Institute of Molecular Biology

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Research Interests

We are interested in discovering why select animals, unlike humans, exhibit a truly remarkable capacity for organ and tissue regeneration. For instance, although human bone can imperfectly repair itself, we cannot replace lost or severely fractured bones and bone repair capacity greatly diminishes with age. In contrast, zebrafish completely regenerate damaged or lost bones, regardless of age, providing an example of innate, perfect bone regeneration that could be recapitulated as a therapeutic strategy. A major focus of our current research is a detailed understanding of the molecular and cellular mechanisms that underlie the ability of zebrafish to regenerate bone. We use an array of cellular and molecular approaches to tackle these problems.

Our recent work in collaboration with the Stankunas lab demonstrated zebrafish bone regeneration is driven by lineage-restricted osteoblast progenitors (pObs) generated by dedifferentiation of mature osteoblasts at the site of injury. Following dedifferentiation, coordinated Wnt and Bone Morphogenetic Protein (BMP) signaling directs pObs to self-renew and redifferentiate, respectively, to progressively re-form the bony fin rays. BMP-dependent osteoblast re-epithelialization and maturation is lineage-intrinsic while the Wnt ligands that maintain pObs are lineage-extrinsic, produced by a specialized group of neighboring non-osteoblast cells, the Regenerating Fin Progenitor Niche (RPN). Therefore, supplying damaged human bone with an RPN-like niche or recapitulating its activities are attractive strategies to enhance bone healing. However, the cells, transcriptional regulators, and signaling networks that comprise and control the RPN are unknown. Further, it is unknown how Wnt mechanistically maintains a pOb progenitor pool. Current projects in the lab include: 1) Determining the cellular origins, organization, and fate of the RPN. 2) Determining transcription factor networks that define the RPN, and 3) Identifying how Wnt maintains pObs as a self-renewing, mesenchymal population.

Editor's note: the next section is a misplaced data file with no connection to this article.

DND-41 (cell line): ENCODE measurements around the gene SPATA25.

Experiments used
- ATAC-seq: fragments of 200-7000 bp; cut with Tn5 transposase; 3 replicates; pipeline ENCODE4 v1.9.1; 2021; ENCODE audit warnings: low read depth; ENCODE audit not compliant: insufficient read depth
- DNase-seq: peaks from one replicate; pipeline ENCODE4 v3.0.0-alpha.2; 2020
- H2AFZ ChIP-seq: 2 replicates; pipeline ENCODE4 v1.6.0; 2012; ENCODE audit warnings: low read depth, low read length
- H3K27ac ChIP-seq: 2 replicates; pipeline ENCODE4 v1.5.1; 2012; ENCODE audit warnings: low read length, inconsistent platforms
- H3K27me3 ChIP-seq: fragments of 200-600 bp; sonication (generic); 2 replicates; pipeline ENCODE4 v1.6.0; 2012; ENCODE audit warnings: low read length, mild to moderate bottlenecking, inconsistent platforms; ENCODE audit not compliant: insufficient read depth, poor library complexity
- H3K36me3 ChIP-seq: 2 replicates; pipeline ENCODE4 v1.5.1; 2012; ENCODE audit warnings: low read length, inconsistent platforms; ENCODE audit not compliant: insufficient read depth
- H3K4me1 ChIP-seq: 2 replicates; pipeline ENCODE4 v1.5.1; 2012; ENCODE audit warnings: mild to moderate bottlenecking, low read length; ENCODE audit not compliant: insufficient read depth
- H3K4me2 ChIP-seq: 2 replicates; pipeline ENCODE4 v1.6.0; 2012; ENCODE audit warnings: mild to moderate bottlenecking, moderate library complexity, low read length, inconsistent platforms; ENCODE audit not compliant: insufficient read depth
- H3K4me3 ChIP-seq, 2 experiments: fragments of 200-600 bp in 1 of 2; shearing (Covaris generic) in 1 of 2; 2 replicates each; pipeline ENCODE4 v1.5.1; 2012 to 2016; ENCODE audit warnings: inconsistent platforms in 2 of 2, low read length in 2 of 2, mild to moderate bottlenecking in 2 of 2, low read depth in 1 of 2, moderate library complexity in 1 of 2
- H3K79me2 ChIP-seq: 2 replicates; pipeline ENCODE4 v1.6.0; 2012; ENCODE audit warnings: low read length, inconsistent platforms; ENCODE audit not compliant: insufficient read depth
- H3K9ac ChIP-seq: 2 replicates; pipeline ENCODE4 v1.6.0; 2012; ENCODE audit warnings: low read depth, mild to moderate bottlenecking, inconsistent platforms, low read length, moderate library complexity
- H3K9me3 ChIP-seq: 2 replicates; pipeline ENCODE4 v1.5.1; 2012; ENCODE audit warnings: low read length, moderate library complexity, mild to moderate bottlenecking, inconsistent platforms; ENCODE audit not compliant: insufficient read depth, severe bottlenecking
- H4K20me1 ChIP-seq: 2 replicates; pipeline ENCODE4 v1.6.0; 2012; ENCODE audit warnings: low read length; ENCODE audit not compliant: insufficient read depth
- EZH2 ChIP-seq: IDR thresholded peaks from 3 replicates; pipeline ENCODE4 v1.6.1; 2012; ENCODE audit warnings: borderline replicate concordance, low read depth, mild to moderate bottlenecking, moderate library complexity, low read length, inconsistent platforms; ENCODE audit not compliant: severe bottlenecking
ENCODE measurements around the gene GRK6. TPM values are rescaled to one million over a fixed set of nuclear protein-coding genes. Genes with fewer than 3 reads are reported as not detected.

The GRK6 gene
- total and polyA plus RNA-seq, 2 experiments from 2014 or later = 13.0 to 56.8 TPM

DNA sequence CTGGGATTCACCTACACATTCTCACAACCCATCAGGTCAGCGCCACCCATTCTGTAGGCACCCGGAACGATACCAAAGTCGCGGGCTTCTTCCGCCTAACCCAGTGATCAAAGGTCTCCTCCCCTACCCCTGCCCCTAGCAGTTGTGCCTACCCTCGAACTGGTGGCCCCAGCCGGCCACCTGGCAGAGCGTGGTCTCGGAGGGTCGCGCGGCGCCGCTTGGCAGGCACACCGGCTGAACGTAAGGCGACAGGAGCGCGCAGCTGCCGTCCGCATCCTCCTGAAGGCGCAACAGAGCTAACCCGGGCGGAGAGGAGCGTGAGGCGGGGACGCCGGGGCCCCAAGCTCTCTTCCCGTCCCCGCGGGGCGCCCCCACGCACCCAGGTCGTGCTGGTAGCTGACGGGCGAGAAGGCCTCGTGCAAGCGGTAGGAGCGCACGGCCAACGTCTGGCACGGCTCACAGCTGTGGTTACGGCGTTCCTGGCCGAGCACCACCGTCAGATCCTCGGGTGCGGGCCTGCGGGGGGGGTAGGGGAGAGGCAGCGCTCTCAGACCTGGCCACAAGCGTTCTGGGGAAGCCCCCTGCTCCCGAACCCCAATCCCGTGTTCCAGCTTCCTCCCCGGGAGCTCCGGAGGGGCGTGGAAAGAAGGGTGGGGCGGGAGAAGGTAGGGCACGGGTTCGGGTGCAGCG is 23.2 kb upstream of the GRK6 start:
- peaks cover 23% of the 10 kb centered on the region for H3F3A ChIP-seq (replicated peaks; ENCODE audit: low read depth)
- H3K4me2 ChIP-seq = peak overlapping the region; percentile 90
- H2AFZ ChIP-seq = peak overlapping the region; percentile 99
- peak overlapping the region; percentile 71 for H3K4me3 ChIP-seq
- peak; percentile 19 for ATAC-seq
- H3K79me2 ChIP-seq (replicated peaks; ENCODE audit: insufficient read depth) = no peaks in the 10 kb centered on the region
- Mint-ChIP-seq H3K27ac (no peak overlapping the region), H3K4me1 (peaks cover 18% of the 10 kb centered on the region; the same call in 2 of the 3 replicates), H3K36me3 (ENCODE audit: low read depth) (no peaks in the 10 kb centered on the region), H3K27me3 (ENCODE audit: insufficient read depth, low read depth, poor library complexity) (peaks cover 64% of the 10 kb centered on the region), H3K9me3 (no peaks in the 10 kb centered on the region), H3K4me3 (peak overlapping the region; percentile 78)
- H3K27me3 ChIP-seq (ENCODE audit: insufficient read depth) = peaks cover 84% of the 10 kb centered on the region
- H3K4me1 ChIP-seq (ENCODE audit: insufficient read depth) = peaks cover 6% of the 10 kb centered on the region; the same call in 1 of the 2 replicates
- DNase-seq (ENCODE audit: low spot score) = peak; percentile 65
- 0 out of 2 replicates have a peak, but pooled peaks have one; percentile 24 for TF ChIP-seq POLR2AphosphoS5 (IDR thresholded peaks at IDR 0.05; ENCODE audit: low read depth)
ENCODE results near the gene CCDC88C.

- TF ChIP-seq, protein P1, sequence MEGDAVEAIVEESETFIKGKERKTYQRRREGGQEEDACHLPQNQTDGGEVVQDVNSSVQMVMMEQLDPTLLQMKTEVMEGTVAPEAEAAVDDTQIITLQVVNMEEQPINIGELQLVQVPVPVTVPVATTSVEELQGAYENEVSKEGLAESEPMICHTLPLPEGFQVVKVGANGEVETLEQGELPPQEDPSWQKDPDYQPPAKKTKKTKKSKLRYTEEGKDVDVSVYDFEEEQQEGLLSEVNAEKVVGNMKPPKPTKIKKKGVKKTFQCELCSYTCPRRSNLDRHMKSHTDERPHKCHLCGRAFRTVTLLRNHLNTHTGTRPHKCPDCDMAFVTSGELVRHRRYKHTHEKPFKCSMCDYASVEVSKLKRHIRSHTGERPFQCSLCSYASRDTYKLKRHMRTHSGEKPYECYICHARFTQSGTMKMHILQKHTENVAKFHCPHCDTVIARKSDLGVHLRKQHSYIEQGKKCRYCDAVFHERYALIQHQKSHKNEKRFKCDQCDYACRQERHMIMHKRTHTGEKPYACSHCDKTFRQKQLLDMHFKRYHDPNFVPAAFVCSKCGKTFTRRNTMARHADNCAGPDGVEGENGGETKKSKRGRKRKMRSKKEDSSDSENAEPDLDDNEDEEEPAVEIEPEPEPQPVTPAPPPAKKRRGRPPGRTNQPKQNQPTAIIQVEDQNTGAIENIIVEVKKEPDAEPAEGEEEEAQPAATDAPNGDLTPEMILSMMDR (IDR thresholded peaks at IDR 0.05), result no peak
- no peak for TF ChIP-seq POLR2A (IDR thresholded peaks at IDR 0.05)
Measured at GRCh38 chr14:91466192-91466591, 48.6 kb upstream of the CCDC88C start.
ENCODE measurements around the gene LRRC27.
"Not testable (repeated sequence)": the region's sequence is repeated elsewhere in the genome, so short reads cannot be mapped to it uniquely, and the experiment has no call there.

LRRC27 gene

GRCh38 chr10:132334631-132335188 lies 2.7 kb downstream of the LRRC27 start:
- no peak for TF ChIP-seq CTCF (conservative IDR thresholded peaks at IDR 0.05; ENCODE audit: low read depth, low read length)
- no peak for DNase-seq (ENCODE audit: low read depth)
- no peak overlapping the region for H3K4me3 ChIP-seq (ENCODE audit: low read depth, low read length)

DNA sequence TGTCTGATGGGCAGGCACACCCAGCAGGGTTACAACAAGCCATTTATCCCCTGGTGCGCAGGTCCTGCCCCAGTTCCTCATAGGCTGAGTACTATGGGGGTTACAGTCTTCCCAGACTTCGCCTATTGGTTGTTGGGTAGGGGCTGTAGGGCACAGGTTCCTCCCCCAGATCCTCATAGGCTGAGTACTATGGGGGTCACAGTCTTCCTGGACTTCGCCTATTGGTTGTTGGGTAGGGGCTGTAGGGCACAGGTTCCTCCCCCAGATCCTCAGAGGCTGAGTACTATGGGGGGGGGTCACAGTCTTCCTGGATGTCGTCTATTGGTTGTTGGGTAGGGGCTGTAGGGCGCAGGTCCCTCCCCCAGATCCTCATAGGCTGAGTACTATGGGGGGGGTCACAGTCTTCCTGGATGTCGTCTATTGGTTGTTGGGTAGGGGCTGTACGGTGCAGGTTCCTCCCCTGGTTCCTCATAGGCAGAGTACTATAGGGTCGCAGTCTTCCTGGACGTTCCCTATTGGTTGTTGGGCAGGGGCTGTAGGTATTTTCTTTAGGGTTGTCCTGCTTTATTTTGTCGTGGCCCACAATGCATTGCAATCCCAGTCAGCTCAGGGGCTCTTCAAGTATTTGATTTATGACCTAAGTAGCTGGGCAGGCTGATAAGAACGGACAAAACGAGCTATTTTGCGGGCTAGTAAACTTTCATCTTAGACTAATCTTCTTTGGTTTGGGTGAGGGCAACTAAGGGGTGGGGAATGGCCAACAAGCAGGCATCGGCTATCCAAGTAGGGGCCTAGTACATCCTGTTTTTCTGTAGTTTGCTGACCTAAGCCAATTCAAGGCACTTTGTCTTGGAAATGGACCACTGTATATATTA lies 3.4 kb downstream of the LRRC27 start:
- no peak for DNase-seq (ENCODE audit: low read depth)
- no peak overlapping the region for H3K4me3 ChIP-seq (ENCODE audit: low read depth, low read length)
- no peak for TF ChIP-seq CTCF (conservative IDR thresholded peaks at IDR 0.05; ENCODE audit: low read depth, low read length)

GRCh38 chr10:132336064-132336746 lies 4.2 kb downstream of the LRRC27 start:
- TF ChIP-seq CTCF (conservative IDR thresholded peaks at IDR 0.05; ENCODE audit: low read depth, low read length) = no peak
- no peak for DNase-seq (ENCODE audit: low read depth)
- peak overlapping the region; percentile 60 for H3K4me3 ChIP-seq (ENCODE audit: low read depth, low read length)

Stewart research
Zebrafish bone regeneration. Runx2+ osteoblasts (in pink) are maintained in a self-renewing mesenchymal state by Wnt signals secreted by niche cells (RPN, green cells). BMPs induce differentiation of proximal Runx2+ cells to Runx2+/sp7+ cells, and finally mature sp7+ cells. Adapted from Stewart, 2014.

Recent publications

(pulled from pubmed)